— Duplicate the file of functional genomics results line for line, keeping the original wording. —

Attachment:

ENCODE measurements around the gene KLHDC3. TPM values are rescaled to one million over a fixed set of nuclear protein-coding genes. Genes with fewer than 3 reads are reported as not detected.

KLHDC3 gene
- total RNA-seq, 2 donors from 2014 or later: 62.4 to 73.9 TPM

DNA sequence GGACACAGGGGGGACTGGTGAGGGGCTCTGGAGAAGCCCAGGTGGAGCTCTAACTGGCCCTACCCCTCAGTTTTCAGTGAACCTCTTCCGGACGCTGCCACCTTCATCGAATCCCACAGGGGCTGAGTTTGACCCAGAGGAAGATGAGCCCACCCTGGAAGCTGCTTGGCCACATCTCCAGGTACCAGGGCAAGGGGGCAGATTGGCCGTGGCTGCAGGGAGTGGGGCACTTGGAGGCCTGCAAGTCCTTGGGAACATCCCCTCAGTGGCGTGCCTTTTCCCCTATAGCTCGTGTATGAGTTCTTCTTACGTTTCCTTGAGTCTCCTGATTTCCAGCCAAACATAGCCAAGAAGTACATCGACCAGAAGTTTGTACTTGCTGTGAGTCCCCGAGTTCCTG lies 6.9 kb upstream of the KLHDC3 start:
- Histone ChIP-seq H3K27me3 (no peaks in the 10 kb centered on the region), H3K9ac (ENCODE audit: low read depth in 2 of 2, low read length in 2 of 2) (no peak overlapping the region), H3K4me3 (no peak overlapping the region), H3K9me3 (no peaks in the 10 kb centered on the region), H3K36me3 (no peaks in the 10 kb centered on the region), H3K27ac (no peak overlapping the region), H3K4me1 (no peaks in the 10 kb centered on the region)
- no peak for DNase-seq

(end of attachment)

ENCODE measurements around the gene KLHDC3. TPM values are rescaled to one million over a fixed set of nuclear protein-coding genes. Genes with fewer than 3 reads are reported as not detected.

KLHDC3 gene
- total RNA-seq, 2 donors from 2014 or later: 62.4 to 73.9 TPM

DNA sequence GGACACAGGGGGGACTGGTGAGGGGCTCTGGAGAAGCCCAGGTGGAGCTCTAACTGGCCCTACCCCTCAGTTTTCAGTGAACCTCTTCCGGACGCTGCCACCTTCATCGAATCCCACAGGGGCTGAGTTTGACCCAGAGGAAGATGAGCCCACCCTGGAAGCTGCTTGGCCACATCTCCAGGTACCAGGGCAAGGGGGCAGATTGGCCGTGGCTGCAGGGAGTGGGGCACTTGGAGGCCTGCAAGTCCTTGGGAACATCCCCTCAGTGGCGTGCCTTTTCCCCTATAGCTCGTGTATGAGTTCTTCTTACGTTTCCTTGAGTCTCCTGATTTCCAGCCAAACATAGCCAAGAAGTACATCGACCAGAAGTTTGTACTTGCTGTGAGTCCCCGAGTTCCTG lies 6.9 kb upstream of the KLHDC3 start:
- Histone ChIP-seq H3K27me3 (no peaks in the 10 kb centered on the region), H3K9ac (ENCODE audit: low read depth in 2 of 2, low read length in 2 of 2) (no peak overlapping the region), H3K4me3 (no peak overlapping the region), H3K9me3 (no peaks in the 10 kb centered on the region), H3K36me3 (no peaks in the 10 kb centered on the region), H3K27ac (no peak overlapping the region), H3K4me1 (no peaks in the 10 kb centered on the region)
- no peak for DNase-seq